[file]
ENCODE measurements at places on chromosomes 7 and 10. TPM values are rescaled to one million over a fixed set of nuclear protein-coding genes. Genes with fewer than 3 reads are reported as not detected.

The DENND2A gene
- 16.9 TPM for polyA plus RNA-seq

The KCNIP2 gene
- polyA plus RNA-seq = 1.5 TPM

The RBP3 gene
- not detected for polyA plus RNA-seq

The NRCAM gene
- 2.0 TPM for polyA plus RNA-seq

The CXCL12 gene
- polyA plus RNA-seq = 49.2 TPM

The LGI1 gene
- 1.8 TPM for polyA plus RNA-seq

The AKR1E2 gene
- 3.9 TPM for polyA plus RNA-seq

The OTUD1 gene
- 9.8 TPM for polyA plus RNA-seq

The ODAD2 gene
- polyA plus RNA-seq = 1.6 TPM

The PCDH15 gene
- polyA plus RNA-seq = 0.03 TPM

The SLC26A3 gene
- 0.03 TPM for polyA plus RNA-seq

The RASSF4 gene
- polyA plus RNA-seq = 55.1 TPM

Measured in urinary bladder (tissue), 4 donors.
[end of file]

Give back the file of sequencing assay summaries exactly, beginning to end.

ENCODE measurements at places on chromosomes 7 and 10. TPM values are rescaled to one million over a fixed set of nuclear protein-coding genes. Genes with fewer than 3 reads are reported as not detected.

The DENND2A gene
- 16.9 TPM for polyA plus RNA-seq

The KCNIP2 gene
- polyA plus RNA-seq = 1.5 TPM

The RBP3 gene
- not detected for polyA plus RNA-seq

The NRCAM gene
- 2.0 TPM for polyA plus RNA-seq

The CXCL12 gene
- polyA plus RNA-seq = 49.2 TPM

The LGI1 gene
- 1.8 TPM for polyA plus RNA-seq

The AKR1E2 gene
- 3.9 TPM for polyA plus RNA-seq

The OTUD1 gene
- 9.8 TPM for polyA plus RNA-seq

The ODAD2 gene
- polyA plus RNA-seq = 1.6 TPM

The PCDH15 gene
- polyA plus RNA-seq = 0.03 TPM

The SLC26A3 gene
- 0.03 TPM for polyA plus RNA-seq

The RASSF4 gene
- polyA plus RNA-seq = 55.1 TPM

Measured in urinary bladder (tissue), 4 donors.